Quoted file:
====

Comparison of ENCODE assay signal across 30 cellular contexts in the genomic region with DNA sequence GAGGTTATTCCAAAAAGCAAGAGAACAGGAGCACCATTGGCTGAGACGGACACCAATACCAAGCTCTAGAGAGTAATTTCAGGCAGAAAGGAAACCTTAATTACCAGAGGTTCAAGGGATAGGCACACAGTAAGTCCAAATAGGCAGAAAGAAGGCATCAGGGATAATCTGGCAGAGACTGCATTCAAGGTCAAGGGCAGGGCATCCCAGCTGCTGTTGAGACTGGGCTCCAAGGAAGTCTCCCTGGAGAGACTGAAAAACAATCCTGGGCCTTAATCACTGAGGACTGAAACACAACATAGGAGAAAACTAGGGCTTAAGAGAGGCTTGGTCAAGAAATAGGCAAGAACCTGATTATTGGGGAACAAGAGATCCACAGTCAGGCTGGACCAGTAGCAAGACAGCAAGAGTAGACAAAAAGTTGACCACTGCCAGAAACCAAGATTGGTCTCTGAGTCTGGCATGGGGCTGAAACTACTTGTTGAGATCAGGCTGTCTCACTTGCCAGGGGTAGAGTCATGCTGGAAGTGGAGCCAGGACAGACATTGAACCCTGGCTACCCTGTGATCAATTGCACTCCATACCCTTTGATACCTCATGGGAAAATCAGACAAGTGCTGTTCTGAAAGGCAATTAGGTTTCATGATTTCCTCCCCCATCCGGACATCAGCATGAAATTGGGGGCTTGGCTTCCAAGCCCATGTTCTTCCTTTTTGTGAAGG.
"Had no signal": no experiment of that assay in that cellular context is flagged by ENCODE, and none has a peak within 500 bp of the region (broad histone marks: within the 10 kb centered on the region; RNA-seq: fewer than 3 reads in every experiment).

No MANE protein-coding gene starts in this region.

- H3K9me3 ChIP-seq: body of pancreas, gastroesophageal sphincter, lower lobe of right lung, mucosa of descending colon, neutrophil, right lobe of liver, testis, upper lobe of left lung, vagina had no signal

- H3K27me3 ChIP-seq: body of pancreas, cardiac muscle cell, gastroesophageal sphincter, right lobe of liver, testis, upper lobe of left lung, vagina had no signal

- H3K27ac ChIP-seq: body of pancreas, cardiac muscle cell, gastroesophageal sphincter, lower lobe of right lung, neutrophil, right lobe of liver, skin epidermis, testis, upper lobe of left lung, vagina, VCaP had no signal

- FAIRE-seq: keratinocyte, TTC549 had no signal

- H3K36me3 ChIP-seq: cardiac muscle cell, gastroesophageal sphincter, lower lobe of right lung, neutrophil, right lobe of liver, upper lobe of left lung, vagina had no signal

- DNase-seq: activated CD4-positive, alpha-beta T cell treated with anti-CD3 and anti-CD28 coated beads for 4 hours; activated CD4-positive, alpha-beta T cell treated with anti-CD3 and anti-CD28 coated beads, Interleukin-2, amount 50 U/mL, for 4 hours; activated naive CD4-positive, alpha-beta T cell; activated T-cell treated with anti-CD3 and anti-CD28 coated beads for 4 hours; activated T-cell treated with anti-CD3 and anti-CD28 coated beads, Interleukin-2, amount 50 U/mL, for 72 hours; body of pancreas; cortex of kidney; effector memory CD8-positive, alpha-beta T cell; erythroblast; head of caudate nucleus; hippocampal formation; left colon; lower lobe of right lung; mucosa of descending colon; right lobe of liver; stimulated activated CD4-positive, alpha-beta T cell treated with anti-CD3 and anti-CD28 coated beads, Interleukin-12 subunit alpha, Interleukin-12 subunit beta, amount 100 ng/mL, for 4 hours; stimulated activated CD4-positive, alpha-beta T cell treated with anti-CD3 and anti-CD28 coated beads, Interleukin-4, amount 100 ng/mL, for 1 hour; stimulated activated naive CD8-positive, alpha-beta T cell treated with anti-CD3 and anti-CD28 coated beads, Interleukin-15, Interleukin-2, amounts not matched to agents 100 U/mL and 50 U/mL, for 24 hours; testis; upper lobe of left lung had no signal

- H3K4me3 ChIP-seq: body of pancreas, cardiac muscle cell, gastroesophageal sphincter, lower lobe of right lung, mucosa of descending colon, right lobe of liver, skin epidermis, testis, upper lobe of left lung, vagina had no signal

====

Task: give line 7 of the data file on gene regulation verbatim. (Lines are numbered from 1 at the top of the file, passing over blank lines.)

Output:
- FAIRE-seq: keratinocyte, TTC549 had no signal